In 2012, Anne Summers gave two landmark speeches about women in Australia, attracting more than 120,000 visits to her website. Within weeks of their delivery Prime Minister Julia Gillard’s own speech about misogyny and sexism went viral and was celebrated around the world. Summers makes the case that Australia, the land of the fair go, still hasn’t figured out how to make equality between men and women work. She shows how uncomfortable we are with the idea of women with political and financial power, let alone the reality. Summers dismisses the idea that we should celebrate progress for women as opposed to outright success. She shows what success will look like.
Dr Anne Summers AO is a best-selling author, journalist and thought-leader with a long career in politics, the media, business and the non-government sector in Australia, Europe and the United States.
She is author of eight books, including the classic Damned Whores and God’s Police, first published in 1975. Her other books include The Misogyny Factor (2013), The Lost Mother: A Story of Art and Love (2009, 2010) and On Luck (2009), The End of Equality (2003), Ducks on the Pond (1999), Gamble for Power (1983) and Her-Story: Australian Women in Print (with Margaret Bettison – 1980). She writes a regular opinion column for the Sydney Morning Herald.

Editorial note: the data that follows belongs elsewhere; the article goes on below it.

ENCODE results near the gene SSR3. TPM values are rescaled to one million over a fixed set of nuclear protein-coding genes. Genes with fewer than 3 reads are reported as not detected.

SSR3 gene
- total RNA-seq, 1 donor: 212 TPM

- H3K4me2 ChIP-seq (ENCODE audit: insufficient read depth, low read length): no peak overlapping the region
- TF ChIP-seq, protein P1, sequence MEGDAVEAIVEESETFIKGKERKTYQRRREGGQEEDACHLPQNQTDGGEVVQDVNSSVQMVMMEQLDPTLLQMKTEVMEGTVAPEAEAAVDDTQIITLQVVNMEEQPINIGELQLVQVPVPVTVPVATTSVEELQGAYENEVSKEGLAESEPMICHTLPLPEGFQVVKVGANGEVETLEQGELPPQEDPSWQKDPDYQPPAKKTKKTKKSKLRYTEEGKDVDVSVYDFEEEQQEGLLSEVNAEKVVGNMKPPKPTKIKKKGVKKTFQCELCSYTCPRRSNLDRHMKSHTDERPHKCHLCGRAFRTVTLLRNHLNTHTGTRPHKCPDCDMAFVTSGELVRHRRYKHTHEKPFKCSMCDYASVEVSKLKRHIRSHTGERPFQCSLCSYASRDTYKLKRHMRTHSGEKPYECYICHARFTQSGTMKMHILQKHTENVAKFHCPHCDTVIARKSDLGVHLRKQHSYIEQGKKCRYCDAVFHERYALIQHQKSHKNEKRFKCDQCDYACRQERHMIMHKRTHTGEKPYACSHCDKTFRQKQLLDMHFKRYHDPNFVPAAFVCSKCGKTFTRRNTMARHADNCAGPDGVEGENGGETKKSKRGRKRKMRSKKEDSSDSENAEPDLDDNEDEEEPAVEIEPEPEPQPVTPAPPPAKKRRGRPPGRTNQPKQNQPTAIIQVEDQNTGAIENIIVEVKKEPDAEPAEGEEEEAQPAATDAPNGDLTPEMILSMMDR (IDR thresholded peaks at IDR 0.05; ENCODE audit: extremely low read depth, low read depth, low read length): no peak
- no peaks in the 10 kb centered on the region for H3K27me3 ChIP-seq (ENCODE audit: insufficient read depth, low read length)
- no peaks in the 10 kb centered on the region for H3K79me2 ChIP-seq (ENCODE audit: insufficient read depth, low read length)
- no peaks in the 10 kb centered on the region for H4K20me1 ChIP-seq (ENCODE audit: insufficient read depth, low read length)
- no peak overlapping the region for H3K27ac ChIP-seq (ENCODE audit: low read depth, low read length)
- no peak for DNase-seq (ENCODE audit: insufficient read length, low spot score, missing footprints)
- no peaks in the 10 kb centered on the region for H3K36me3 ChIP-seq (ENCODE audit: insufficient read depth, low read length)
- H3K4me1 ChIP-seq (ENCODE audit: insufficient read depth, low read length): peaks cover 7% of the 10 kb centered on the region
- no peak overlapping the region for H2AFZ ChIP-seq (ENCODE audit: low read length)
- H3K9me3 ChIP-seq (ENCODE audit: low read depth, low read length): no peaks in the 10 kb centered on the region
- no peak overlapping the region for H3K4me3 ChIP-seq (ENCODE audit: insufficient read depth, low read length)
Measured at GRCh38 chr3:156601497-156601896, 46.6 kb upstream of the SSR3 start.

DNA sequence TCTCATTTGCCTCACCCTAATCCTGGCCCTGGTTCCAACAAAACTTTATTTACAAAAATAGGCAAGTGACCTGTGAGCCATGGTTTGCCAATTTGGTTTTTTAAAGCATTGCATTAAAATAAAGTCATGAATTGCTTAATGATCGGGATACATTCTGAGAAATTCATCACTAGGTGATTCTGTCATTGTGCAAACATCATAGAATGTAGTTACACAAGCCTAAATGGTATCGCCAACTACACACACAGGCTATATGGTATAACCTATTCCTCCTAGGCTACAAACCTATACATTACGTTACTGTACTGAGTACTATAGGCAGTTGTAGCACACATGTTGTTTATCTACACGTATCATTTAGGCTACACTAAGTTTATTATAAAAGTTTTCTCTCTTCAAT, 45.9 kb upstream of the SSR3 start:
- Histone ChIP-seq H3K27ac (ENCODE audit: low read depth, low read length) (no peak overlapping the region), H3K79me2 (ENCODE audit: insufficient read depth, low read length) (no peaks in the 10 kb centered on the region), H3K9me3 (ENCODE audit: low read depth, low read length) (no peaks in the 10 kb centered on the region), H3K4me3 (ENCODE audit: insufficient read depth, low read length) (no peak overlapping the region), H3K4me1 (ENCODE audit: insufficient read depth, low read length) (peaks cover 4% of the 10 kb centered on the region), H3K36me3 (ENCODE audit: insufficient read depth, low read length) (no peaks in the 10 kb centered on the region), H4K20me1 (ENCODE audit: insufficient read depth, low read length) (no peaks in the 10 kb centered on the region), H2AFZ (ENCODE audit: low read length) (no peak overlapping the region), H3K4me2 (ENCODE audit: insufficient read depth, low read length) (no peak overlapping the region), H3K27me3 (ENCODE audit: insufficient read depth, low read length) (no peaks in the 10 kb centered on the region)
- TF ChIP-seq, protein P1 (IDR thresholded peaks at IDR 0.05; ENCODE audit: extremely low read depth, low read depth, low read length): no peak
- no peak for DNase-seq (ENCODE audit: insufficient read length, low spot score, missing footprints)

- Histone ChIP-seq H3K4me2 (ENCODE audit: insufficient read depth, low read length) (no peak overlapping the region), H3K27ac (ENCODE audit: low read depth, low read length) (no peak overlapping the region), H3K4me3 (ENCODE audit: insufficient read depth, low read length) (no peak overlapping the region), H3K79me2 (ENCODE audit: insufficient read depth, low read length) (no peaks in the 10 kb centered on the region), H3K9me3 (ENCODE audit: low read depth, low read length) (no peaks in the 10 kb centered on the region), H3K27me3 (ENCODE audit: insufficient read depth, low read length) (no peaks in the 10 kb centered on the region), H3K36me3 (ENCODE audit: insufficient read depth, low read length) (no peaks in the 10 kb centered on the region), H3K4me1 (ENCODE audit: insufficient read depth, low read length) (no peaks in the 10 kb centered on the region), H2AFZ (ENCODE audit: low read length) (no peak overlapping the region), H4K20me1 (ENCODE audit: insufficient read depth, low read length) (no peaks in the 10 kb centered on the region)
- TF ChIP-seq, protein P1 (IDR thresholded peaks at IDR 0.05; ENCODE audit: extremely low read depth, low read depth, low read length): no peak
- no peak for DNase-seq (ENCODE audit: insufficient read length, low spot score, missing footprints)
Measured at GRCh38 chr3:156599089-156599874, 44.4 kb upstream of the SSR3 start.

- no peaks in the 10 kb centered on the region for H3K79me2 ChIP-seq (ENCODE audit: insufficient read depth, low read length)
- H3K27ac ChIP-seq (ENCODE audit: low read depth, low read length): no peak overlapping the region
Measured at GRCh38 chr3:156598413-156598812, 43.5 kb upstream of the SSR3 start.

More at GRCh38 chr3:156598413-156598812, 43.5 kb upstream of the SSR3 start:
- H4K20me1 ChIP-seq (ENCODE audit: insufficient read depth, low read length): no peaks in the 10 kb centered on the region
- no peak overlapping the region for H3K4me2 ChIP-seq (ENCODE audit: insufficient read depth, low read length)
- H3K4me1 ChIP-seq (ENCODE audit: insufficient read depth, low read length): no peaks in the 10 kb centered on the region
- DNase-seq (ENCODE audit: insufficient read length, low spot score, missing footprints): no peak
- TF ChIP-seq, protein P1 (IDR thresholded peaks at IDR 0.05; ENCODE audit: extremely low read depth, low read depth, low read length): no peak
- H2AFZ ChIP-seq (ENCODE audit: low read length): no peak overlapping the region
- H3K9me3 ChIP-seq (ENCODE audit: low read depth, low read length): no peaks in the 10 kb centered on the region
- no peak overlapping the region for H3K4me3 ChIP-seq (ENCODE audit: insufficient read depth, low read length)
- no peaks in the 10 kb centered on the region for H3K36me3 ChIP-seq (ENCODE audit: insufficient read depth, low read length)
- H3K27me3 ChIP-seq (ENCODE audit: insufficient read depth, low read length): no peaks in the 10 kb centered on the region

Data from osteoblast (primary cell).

Anne Summers has been a central figure in Australian feminism since her book Damned Whores and God’s Police was published in 1975. In The Misogyny Factor, she traces the history of ‘the equality project’ over the last four decades and draws some grim conclusions. Full of brief, accessible recaps of the main ideas in feminism since the 1970s, The Misogyny Factor grew out of two speeches that Summers made in 2012. In one, she addressed the issues of equal pay and affordable childcare; in the other, she showed the extent of the sometimes shocking treatment by journalists and commentators of the then prime minister, Julia Gillard, who was widely and persistently referred to and described in gendered terms that were usually negative and demeaning.
Inclusive of her readership but also incisive in her arguments, Summers defines and explains in brisk, clear, unemotional terms the concepts of sexism and misogyny and the ways they infect the daily experience of women in public life. Throughout the book, she keeps her main focus on the site where workplace rights and conditions interact with women’s reproductive rights and freedoms. But she also discusses the intangibles and immeasurables: the social and cultural pressures on working mothers, the unspoken expectations that people have of women in the workplace, the unconscious discrimination and favouritism in play when appointing or promoting staff, and the unspoken fear and resentment of women in power. The ideas explored in this book underpinned our reading of all the entries for the Stella Prize.